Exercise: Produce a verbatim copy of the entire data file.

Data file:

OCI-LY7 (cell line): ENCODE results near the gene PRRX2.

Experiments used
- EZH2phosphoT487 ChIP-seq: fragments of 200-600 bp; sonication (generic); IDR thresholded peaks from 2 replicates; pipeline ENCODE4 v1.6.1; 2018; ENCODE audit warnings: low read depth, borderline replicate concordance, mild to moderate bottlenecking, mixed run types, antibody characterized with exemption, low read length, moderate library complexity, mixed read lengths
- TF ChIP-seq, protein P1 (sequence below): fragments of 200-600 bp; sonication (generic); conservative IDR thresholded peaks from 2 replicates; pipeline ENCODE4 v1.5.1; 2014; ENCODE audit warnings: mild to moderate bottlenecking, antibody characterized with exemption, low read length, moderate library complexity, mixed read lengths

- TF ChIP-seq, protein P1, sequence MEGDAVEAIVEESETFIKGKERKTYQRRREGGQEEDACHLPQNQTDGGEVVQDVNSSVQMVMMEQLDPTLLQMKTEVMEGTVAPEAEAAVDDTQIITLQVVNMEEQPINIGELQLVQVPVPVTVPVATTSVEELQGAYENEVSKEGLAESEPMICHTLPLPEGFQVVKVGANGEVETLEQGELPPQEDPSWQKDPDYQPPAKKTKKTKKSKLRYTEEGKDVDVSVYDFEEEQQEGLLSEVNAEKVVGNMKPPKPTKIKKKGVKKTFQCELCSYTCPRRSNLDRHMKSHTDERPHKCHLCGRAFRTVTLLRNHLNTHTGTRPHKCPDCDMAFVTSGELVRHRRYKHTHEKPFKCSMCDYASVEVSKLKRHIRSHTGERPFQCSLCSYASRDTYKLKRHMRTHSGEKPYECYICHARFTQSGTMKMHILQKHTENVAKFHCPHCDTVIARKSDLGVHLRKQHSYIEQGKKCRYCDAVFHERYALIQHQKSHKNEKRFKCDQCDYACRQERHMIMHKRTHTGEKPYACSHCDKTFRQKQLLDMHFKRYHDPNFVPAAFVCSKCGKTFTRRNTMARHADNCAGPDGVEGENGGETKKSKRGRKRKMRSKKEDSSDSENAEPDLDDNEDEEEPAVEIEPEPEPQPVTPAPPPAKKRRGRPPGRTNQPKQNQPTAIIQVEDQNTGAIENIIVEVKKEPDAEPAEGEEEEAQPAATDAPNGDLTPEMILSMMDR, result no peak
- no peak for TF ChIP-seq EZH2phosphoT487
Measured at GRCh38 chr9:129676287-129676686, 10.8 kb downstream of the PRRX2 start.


OCI-LY7 (cell line): ENCODE results near the gene PRRX2.

Experiments used
- EZH2phosphoT487 ChIP-seq: fragments of 200-600 bp; sonication (generic); IDR thresholded peaks from 2 replicates; pipeline ENCODE4 v1.6.1; 2018; ENCODE audit warnings: low read depth, borderline replicate concordance, mild to moderate bottlenecking, mixed run types, antibody characterized with exemption, low read length, moderate library complexity, mixed read lengths
- TF ChIP-seq, protein P1 (sequence below): fragments of 200-600 bp; sonication (generic); conservative IDR thresholded peaks from 2 replicates; pipeline ENCODE4 v1.5.1; 2014; ENCODE audit warnings: mild to moderate bottlenecking, antibody characterized with exemption, low read length, moderate library complexity, mixed read lengths

- TF ChIP-seq, protein P1, sequence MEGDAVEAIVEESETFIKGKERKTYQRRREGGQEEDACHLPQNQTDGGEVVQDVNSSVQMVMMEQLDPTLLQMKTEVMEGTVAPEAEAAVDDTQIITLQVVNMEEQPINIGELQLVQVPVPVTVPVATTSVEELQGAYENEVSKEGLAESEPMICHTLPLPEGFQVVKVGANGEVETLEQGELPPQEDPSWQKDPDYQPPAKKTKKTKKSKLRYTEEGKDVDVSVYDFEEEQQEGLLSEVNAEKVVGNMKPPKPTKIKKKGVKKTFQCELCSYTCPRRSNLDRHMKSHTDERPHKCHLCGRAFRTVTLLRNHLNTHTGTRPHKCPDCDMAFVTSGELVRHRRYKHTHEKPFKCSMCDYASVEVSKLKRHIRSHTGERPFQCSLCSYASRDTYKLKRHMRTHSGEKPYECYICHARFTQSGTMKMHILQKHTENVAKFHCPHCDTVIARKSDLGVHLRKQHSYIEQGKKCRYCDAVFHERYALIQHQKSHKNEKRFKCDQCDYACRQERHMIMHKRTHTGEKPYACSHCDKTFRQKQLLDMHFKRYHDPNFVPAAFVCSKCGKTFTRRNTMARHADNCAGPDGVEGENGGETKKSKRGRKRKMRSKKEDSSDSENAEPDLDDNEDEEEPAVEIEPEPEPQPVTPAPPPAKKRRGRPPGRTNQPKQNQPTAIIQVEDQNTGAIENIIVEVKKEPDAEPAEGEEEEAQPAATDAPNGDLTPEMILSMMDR, result no peak
- no peak for TF ChIP-seq EZH2phosphoT487
Measured at GRCh38 chr9:129676287-129676686, 10.8 kb downstream of the PRRX2 start.